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Law of Supply & Demand

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Law of Supply and Demand

As we know in a perfect world there would exist equilibrium. Meaning there is exactly the right amount of customer demand for a particular product or service and exactly the right amount of supply for that same product of service. Unfortunately, we do not live in a perfect world, but a non perfect world means opportunity in the eyes of the business.

The law of supply states that the quantity of supply is related to price. So, of course the smaller the supply, the higher the price, would this just make sense? For example when a new I-phone is getting ready to come out the demand for it is higher than the supply. This is because the new I-phones are being made. Now when we deal with the law of demand we have the opposite effect, the larger the supply the lower the price. For this example many grocery stores tend to have weekly sales to get rid of the supply they have. With this said they lower the prices to get the consumer to purchase the items and this at times makes the consumer purchase in higher quantities because thy know the price will soon rise. This is a simple enough rule but often one that is ignored. When you first start looking into what type of business you would like to start you need to consider this rule. You need to make sure you can distinguish between the laws of supply and demand. Will the new business that opens have a high demand for its products being sold? Also what about the supply itself? Is the business prepared to keep up with the products on their shelves? Otherwise the business what opens up could find it's self in a bind where the business that has too much competition for too few customers. Ignoring the law of supply and demand will push it in becoming extinct pretty quickly.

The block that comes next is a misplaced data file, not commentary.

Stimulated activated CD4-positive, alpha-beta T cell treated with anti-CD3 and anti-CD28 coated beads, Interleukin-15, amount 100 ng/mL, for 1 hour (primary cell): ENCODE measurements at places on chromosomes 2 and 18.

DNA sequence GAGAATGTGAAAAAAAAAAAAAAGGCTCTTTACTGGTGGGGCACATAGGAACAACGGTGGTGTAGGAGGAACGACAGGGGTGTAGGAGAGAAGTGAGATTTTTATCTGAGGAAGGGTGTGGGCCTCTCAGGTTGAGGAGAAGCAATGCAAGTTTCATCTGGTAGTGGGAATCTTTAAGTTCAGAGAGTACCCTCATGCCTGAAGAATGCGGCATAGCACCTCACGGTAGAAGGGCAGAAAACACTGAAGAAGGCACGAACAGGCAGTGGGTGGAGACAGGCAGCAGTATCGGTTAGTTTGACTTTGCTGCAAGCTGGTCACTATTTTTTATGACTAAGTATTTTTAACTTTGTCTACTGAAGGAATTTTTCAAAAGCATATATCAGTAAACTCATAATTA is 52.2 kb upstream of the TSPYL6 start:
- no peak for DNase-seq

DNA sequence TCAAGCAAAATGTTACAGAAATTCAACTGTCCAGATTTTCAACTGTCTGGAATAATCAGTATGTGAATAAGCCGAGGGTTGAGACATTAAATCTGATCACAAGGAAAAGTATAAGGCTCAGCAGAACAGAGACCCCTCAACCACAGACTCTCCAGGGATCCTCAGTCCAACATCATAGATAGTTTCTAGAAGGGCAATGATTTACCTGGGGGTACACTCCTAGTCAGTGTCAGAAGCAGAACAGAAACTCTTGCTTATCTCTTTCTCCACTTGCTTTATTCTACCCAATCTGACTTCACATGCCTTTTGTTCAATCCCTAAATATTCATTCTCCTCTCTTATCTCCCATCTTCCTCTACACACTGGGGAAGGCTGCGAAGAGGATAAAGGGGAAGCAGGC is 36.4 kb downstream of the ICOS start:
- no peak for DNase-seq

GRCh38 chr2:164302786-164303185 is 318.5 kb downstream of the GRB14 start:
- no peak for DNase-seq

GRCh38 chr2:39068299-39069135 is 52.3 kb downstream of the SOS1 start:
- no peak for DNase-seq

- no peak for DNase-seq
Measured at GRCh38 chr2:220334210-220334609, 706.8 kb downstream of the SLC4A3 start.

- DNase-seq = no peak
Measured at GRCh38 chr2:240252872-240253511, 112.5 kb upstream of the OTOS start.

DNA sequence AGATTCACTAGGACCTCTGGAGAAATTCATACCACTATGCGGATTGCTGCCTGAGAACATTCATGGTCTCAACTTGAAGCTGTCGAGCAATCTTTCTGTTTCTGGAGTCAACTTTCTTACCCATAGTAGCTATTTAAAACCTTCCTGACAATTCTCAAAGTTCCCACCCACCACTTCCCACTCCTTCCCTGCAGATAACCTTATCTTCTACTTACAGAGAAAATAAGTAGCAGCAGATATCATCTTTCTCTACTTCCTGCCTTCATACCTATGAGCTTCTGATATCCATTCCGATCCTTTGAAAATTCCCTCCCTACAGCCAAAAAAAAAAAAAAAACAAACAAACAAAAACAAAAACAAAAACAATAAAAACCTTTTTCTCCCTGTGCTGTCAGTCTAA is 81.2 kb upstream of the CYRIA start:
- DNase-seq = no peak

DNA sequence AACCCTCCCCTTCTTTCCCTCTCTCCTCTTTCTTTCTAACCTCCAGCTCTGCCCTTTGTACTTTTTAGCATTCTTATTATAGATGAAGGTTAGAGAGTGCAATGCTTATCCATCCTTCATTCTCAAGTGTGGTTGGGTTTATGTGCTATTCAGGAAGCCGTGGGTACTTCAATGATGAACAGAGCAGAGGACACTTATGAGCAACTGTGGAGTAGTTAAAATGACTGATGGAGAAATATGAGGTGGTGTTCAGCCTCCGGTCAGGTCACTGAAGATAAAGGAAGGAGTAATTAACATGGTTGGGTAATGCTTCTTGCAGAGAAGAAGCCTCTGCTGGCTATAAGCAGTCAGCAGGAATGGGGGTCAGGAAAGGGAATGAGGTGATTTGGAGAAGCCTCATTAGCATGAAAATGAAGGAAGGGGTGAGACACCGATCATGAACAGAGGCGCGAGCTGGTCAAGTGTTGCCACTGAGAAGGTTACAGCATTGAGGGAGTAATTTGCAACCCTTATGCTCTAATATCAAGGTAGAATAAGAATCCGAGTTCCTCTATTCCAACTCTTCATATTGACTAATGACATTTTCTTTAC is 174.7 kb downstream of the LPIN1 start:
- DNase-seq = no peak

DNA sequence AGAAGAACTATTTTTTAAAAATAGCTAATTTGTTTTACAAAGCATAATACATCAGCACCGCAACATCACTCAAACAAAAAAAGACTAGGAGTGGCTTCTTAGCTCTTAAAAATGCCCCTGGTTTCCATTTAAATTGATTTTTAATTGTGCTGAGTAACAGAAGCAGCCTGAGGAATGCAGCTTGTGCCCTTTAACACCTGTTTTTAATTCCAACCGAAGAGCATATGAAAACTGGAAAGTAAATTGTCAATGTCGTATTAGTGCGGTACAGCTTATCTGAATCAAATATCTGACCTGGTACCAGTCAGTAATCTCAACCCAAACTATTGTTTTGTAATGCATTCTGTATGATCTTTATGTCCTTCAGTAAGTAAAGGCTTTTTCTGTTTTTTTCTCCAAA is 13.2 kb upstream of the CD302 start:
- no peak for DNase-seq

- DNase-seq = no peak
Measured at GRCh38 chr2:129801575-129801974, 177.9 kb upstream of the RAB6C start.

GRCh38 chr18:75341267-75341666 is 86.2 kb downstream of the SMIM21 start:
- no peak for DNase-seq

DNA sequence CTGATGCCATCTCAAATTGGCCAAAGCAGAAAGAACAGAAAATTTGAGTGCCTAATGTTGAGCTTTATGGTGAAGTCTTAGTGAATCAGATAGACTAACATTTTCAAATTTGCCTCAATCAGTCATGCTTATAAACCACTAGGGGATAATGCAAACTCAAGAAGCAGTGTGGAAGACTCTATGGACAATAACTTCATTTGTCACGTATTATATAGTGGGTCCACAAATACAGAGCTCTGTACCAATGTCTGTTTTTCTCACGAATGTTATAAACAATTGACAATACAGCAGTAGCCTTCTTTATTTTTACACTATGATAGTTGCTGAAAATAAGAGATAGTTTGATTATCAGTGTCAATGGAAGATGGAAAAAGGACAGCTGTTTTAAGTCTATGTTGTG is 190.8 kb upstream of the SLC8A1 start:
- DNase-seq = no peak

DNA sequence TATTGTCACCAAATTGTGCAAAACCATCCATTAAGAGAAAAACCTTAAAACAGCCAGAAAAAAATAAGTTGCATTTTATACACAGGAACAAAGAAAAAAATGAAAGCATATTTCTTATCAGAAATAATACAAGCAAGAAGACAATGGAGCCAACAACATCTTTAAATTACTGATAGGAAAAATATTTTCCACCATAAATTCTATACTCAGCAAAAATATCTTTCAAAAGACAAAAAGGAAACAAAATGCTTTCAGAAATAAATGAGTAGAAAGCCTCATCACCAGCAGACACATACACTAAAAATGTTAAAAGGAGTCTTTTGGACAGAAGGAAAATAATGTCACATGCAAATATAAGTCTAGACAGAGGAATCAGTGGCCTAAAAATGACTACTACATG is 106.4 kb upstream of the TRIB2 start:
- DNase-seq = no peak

When considering a business to start you need to determine what the existing demands are for that product or service that will be offered. Also whether the demand is growing, beginning to level off or in fact already declining. The best way to tell is by how many new businesses have entered the field within the last few years that are in the same category. Avoiding the seemingly hot businesses where you might find yourself entering the field late. When a market is new and growing it is easier to get in on it but if the field has already become saturated with new businesses leaving your business out in the cold weather.

A good example of supply overcoming demand that I ran into was the micro-brewery beer business. While this is still a strong business for existing companies it has been much harder in recent years for new businesses to enter the field. But at one time it was a lot easier as the trend was just catching fire in the United States. Many entrepreneurs opened pubs and launched beer labels during the 1990's with great success, but, eventually the market reached that saturation point and any new businesses began to fail.

Supply and demand also covers many other aspects of business that you need to consider. The space you lease for example. Hot shopping centers will be more in demand and will cost you more to get in as a result. Wages in a particular industry are subject to change based on the market. When you consider introducing a new product to market you have to consider the possibility of there being a demand shortfall. This situation would occur if the demand that you projected there would be isn't realized when your product of service is introduced. All of these factors related to supply and demand will have an impact on your business whether now or in the future. The law of supply and demand can be seen as the great equalizer in business. If you enter into a business with not enough demand you are likely to fail. Whether you are starting a new business or launching a new product or service, finding out exactly what the demand is as well as the current supply for the venture you are considering is critical to your ability to succeed. If you do not you may find yourself a victim of the law of supply and demand.

Example of a supply and demand graph:

Elastic and Inelastic

Then

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